Following clerkship positions in the Eleventh and Third Circuits, Cass will clerk for the Supreme Court Justice during the 2024-2025 term.
A look back at the top stories from the Law School this past year.
Prof. Kermit Roosevelt warns that SCOTUS expansion ‘may be the only thing that will save our democracy for the next generation’
Prof. Roosevelt also advocates for term limits for Supreme Court Justices, with staggered eighteen-year terms.
Prof. Finkelstein supports NY County’s issuance of subpoenas for Trump’s personal financial records in amicus brief to the U.S. Supreme Court
In an amicus brief in Trump v. Vance, Professor of Law Claire Finkelstein argues that Article II of the Constitution does not provide the president with absolute immunity.
Nearly 300 law professors sign Supreme Court amicus brief co-authored by Prof. Morse arguing against abolition of the insanity defense
The amicus brief addresses the question of whether the Eighth and Fourteenth Amendments permit a state to abolish the insanity defense. The authors argue that some form of insanity defense is required by the Constitution.
Professor Coglianese comments on one of the most significant Supreme Court decisions authored by former Justice John Paul Stevens, who died earlier this week.
The #MeToo movement has made significant progress exposing the prevalence of sexual violence in today’s society, while also helping to dispel myths that prevent victims from speaking out against their abusers. The movement has gained more power than ever over the past year, holding once untouchable men, such as Harvey Weinstein, Bill Cosby, and Matt Lauer, accountable for their actions. #MeToo has also dismembered myths surrounding sexual assault and harassment, including the idea that such violence is unpreventable because “boys will be boys,” or that a woman is “asking for it” if she dresses or acts a certain way. However, even with such significant progress, the treatment of Dr. Christine Blasey Ford’s allegations of sexual assault against Supreme Court Nominee Judge Brett Kavanaugh show the steps that still must be taken before the country takes sexual violence seriously.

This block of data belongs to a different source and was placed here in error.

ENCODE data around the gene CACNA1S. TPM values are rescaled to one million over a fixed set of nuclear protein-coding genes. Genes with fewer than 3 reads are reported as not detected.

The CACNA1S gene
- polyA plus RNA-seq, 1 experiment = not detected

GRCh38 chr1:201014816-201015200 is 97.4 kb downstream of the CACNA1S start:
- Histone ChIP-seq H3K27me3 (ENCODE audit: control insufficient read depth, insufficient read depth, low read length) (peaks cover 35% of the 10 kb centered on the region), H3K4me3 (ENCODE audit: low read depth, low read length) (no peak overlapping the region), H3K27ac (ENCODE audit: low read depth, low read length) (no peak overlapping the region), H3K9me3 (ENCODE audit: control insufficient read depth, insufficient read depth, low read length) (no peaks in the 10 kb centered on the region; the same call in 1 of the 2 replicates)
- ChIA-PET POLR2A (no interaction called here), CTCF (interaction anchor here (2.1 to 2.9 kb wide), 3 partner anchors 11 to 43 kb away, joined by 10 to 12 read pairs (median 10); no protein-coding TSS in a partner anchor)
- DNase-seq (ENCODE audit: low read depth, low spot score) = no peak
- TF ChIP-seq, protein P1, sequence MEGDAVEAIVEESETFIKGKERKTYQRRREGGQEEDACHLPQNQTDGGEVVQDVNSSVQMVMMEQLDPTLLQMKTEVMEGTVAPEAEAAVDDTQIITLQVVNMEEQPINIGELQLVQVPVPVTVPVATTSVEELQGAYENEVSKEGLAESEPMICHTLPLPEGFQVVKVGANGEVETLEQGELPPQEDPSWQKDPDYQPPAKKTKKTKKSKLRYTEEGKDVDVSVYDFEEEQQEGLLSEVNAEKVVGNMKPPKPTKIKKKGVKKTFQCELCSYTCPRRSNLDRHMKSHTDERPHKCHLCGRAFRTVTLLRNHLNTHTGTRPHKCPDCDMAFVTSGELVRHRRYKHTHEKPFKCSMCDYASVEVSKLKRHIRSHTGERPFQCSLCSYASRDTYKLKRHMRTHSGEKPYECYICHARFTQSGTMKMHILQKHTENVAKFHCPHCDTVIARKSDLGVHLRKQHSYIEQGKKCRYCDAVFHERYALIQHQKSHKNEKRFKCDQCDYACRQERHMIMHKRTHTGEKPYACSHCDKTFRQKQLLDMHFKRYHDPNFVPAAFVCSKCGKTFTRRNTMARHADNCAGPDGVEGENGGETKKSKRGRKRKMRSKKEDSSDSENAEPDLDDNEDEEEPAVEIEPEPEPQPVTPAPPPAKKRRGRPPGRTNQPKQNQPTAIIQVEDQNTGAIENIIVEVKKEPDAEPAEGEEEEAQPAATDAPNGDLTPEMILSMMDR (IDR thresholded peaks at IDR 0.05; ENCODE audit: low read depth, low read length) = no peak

Supreme Court ruled narrowly in favor of a Colorado baker who refused to bake a cake to celebrate the marriage of a same sex couple because of a religious objection.
Ellis is one of 21 lawyers in the office who represent the U.S. government in front of the Supreme Court
Supreme Court Clinic students advocate for auto service employees who claim they were denied overtime
On January 17, 2018, Penn Law adjunct professor James A. Feldman argued Encino Motorcars, LLC v. Navarro in front of the Supreme Court of the United States to determine whether service advisors in car dealerships are entitled to overtime under the Fair Labor Standards Act.
In a wide-ranging discussion Feb. 12 that covered the #MeToo movement, her judicial decisions, and her hopes for the next generation of advocates, Justice Ruth Bader Ginsburg shared her reflections on 25 years as a member of the Supreme Court during Penne Law’s Owen J. Roberts Memorial Lecture.
On October 4, a panel of professors at Penn Law discussed six possible patent law cases for the U.S. Supreme Court’s upcoming term.